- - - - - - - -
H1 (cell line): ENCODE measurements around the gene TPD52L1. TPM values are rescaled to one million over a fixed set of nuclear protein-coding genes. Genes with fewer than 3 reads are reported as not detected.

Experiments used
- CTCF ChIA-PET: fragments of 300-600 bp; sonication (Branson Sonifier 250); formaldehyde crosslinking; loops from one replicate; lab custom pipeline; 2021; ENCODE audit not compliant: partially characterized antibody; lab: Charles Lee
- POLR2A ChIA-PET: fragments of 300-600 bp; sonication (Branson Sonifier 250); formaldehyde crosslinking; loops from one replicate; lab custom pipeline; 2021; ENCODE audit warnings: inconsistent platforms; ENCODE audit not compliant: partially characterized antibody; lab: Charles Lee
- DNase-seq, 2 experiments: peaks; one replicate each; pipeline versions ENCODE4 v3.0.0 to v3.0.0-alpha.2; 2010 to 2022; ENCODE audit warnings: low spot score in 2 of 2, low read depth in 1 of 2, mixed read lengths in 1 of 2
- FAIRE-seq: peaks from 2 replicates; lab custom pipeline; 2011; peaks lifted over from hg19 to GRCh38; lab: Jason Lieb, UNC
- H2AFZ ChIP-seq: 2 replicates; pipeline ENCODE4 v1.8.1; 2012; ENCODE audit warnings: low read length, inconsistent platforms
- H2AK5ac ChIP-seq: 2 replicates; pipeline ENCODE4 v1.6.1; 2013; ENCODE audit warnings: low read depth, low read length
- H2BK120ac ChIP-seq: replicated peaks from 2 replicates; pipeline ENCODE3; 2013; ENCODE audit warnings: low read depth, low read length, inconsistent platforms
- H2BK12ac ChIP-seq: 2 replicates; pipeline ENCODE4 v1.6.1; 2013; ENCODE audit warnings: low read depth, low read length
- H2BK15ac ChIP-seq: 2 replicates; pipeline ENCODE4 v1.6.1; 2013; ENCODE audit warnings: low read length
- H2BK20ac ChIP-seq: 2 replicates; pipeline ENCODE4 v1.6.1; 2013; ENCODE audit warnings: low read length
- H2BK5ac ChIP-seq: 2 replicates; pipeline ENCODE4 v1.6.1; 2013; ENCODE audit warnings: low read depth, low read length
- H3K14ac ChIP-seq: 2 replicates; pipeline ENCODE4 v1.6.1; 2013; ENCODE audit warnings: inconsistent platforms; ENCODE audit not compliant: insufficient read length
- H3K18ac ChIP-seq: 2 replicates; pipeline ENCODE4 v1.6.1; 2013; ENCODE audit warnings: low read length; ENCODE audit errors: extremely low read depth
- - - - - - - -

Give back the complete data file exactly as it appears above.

H1 (cell line): ENCODE measurements around the gene TPD52L1. TPM values are rescaled to one million over a fixed set of nuclear protein-coding genes. Genes with fewer than 3 reads are reported as not detected.

Experiments used
- CTCF ChIA-PET: fragments of 300-600 bp; sonication (Branson Sonifier 250); formaldehyde crosslinking; loops from one replicate; lab custom pipeline; 2021; ENCODE audit not compliant: partially characterized antibody; lab: Charles Lee
- POLR2A ChIA-PET: fragments of 300-600 bp; sonication (Branson Sonifier 250); formaldehyde crosslinking; loops from one replicate; lab custom pipeline; 2021; ENCODE audit warnings: inconsistent platforms; ENCODE audit not compliant: partially characterized antibody; lab: Charles Lee
- DNase-seq, 2 experiments: peaks; one replicate each; pipeline versions ENCODE4 v3.0.0 to v3.0.0-alpha.2; 2010 to 2022; ENCODE audit warnings: low spot score in 2 of 2, low read depth in 1 of 2, mixed read lengths in 1 of 2
- FAIRE-seq: peaks from 2 replicates; lab custom pipeline; 2011; peaks lifted over from hg19 to GRCh38; lab: Jason Lieb, UNC
- H2AFZ ChIP-seq: 2 replicates; pipeline ENCODE4 v1.8.1; 2012; ENCODE audit warnings: low read length, inconsistent platforms
- H2AK5ac ChIP-seq: 2 replicates; pipeline ENCODE4 v1.6.1; 2013; ENCODE audit warnings: low read depth, low read length
- H2BK120ac ChIP-seq: replicated peaks from 2 replicates; pipeline ENCODE3; 2013; ENCODE audit warnings: low read depth, low read length, inconsistent platforms
- H2BK12ac ChIP-seq: 2 replicates; pipeline ENCODE4 v1.6.1; 2013; ENCODE audit warnings: low read depth, low read length
- H2BK15ac ChIP-seq: 2 replicates; pipeline ENCODE4 v1.6.1; 2013; ENCODE audit warnings: low read length
- H2BK20ac ChIP-seq: 2 replicates; pipeline ENCODE4 v1.6.1; 2013; ENCODE audit warnings: low read length
- H2BK5ac ChIP-seq: 2 replicates; pipeline ENCODE4 v1.6.1; 2013; ENCODE audit warnings: low read depth, low read length
- H3K14ac ChIP-seq: 2 replicates; pipeline ENCODE4 v1.6.1; 2013; ENCODE audit warnings: inconsistent platforms; ENCODE audit not compliant: insufficient read length
- H3K18ac ChIP-seq: 2 replicates; pipeline ENCODE4 v1.6.1; 2013; ENCODE audit warnings: low read length; ENCODE audit errors: extremely low read depth